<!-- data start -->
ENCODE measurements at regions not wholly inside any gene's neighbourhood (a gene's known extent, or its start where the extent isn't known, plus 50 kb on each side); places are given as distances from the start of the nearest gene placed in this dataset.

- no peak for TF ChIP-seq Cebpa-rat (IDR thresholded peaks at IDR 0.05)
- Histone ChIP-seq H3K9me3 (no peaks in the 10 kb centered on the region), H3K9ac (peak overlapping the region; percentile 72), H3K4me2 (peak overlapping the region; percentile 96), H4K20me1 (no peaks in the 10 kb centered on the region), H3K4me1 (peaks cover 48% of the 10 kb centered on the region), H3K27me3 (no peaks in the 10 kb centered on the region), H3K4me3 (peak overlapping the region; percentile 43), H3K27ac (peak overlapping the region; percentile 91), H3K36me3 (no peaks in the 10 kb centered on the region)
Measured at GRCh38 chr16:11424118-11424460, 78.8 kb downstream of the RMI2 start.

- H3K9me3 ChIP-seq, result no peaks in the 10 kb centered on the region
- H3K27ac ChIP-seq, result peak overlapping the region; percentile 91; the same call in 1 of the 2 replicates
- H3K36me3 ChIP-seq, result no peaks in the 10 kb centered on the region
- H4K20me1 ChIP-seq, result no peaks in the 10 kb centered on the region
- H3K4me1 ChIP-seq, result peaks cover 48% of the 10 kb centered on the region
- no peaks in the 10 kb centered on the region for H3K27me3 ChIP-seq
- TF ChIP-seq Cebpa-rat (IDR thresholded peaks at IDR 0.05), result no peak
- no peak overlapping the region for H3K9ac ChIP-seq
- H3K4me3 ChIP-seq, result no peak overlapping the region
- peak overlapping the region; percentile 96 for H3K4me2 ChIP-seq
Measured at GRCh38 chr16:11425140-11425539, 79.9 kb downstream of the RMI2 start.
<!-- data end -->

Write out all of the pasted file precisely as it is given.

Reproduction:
ENCODE measurements at regions not wholly inside any gene's neighbourhood (a gene's known extent, or its start where the extent isn't known, plus 50 kb on each side); places are given as distances from the start of the nearest gene placed in this dataset.

- no peak for TF ChIP-seq Cebpa-rat (IDR thresholded peaks at IDR 0.05)
- Histone ChIP-seq H3K9me3 (no peaks in the 10 kb centered on the region), H3K9ac (peak overlapping the region; percentile 72), H3K4me2 (peak overlapping the region; percentile 96), H4K20me1 (no peaks in the 10 kb centered on the region), H3K4me1 (peaks cover 48% of the 10 kb centered on the region), H3K27me3 (no peaks in the 10 kb centered on the region), H3K4me3 (peak overlapping the region; percentile 43), H3K27ac (peak overlapping the region; percentile 91), H3K36me3 (no peaks in the 10 kb centered on the region)
Measured at GRCh38 chr16:11424118-11424460, 78.8 kb downstream of the RMI2 start.

- H3K9me3 ChIP-seq, result no peaks in the 10 kb centered on the region
- H3K27ac ChIP-seq, result peak overlapping the region; percentile 91; the same call in 1 of the 2 replicates
- H3K36me3 ChIP-seq, result no peaks in the 10 kb centered on the region
- H4K20me1 ChIP-seq, result no peaks in the 10 kb centered on the region
- H3K4me1 ChIP-seq, result peaks cover 48% of the 10 kb centered on the region
- no peaks in the 10 kb centered on the region for H3K27me3 ChIP-seq
- TF ChIP-seq Cebpa-rat (IDR thresholded peaks at IDR 0.05), result no peak
- no peak overlapping the region for H3K9ac ChIP-seq
- H3K4me3 ChIP-seq, result no peak overlapping the region
- peak overlapping the region; percentile 96 for H3K4me2 ChIP-seq
Measured at GRCh38 chr16:11425140-11425539, 79.9 kb downstream of the RMI2 start.